TLDR: Focus on training movements instead of muscles, and focus on qualities that are related to the chosen sport
Sports can be split into 4 quadrants, based on the number of qualities (much or few) need to master the sport, and their relationship to the absolute maximum of each quality.
|Low levels of qualities||High levels of qualities|
|Lots of qualities||Q1: General physical education classes, introduction to sports, games and movements in a broad but organized way||Q2: High collision sports and occupations|
|Few qualities||Q3: Casual fitness enthusiasts, if you’re reading this and not an elite lifter, you’d probably live here with me||Q4: Sports that are so narrow and level of competition so high that there is almost a singular focus|
Within these quadrants, different qualities are emphasized. For Q1, increase in GPP is the focus for people in this quadrant. Running laps and crawls, doing push-ups, people (kids generally) need to be exposed to a lot of different stimulus to build a wider base for future specializations. For these people, the goal of strength training is to teach good movement patterns and motor control. Movements like the deadlift, Turkish get up, push up, and even tumbling are good to establish these qualities.
For Q2, a lot of qualities are focused on and a high level of each of these qualities is expected, like hypertrophy, strength, conditioning, skills, agility, balance and the list goes on. For them, the goal of strength training is to find an optimal compromise to all these qualities.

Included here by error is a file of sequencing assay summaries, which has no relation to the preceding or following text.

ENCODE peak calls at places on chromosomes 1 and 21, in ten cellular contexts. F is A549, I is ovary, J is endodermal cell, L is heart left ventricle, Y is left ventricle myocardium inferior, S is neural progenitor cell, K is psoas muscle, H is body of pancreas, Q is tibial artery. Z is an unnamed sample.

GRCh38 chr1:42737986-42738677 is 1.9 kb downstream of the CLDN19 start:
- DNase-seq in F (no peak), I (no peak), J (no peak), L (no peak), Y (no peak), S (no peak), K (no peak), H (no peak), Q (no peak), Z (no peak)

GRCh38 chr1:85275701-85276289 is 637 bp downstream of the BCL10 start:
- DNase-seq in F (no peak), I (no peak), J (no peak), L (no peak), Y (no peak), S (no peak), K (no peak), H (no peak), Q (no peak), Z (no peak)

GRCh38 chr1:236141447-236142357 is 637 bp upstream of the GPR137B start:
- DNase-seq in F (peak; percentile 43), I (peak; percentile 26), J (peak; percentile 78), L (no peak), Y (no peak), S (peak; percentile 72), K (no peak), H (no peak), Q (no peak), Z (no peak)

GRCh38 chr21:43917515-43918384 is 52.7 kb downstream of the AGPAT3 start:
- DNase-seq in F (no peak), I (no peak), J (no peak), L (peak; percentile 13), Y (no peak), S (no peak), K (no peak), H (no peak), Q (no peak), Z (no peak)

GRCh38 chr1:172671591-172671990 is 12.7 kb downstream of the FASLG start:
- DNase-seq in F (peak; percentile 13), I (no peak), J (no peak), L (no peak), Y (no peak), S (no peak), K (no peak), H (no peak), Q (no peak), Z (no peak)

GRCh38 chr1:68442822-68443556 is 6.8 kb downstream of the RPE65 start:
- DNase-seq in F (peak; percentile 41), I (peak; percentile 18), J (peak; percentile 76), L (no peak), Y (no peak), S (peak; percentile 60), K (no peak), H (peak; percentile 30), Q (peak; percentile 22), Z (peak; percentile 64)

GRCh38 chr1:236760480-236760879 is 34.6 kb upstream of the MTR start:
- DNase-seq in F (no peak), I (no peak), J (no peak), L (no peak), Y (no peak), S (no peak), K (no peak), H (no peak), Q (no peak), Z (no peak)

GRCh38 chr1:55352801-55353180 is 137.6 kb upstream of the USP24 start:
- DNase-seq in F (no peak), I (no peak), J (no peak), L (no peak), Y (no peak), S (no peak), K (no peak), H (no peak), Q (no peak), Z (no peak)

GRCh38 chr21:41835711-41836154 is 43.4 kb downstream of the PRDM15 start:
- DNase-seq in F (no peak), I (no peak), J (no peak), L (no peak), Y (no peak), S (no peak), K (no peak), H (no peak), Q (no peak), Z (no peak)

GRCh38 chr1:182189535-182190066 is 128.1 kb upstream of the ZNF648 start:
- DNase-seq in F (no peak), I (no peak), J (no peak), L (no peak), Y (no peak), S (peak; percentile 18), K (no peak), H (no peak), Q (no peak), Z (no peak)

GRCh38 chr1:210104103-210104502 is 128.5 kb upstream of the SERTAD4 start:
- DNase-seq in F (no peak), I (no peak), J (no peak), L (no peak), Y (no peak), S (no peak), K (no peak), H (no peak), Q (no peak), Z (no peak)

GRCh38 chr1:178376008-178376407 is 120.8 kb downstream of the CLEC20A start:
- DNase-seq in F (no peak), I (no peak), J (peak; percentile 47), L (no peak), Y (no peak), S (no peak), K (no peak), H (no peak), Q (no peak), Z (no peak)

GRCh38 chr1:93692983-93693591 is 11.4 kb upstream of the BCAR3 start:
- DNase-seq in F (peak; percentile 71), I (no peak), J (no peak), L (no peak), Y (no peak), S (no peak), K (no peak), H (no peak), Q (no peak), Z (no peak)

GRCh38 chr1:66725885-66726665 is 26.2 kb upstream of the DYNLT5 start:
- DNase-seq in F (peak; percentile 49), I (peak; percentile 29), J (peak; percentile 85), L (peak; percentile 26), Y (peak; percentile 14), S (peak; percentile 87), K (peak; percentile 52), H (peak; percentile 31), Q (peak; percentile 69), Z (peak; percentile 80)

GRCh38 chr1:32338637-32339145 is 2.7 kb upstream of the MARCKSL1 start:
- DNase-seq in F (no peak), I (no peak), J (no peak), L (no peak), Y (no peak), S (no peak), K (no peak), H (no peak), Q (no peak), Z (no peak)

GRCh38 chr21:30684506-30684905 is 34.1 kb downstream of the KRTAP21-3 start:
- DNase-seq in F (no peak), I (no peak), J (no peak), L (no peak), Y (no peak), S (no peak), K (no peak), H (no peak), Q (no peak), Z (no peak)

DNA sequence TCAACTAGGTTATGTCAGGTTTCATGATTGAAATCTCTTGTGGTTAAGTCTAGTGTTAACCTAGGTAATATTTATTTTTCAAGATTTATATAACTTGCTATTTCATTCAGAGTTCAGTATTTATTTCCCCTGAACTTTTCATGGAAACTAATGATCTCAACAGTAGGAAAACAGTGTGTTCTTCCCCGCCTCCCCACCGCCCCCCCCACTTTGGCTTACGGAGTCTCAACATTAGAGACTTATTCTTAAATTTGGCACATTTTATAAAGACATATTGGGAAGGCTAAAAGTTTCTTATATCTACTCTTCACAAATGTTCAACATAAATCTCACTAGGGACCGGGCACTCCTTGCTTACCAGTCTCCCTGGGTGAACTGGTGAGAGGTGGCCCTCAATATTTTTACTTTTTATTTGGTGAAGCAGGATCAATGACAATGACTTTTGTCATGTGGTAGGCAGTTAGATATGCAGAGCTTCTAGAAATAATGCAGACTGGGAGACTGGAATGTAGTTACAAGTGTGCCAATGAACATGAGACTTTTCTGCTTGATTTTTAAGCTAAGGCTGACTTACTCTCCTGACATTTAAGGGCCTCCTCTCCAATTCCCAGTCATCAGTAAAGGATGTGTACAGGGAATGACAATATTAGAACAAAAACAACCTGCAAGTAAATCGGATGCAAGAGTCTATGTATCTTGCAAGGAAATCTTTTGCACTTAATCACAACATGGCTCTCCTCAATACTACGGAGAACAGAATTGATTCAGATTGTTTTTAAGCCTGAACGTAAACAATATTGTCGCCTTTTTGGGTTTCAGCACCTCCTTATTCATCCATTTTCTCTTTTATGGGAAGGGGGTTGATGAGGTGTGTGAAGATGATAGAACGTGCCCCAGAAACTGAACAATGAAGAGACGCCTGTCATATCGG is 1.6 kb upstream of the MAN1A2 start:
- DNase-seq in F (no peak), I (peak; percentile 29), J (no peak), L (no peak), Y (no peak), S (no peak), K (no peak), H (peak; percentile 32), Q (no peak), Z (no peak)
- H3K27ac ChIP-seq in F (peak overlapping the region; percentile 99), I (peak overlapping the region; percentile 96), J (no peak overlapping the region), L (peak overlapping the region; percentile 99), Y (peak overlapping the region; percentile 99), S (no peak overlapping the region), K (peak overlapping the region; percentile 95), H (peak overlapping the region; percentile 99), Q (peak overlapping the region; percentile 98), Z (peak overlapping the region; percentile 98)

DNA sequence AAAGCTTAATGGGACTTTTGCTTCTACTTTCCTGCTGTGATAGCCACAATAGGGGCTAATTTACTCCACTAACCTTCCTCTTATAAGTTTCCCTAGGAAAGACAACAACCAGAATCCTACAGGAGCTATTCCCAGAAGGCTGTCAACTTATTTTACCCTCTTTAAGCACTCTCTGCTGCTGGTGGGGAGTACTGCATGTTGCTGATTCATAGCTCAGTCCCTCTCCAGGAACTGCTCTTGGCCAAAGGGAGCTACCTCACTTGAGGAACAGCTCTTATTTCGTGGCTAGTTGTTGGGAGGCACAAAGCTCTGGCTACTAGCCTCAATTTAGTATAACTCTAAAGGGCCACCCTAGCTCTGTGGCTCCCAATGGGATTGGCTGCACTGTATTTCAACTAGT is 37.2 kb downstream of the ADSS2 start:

For Q3, all qualities needed can be accomplished with barbells or bodyweight exercises. Generally, these movements can be split into push, pull, hinge, squat, walk, explosive full-body and twist. There is a focus on eliminating the unnecessary work and on working on weaknesses. This is where most lifters stay at.
As for Q4, generally high-level sprinters, throwers and lifters live here. A singular focus is necessary in either increasing the 1RM of a deadlift or another 10cm in a throw, like in the Bulgarian era where Ivan Abadjiev will systematically make his lifters work up to a 1RM in only 6 exercises every day, day in day out.
For the Easy Strength Program, Dan John prefers a 5 day a week approach, going into a workout with only 5 movements, all 10 reps or below, working up to a decent weight with no hype and emotions. Dan John believes that this drilling the basics, greasing the groove, is what transfers well when testing a 1 rep max for those lifts. The 40-day program, which is about 8 weeks, forces the lifter to focus on the basics, on patterning and grooving perfect movements.
- High frequency
- Deep explanation for people of different quadrants and their goals
- No phasic structure mentioned for the program
- This is basically a guide for sports and how they related to each other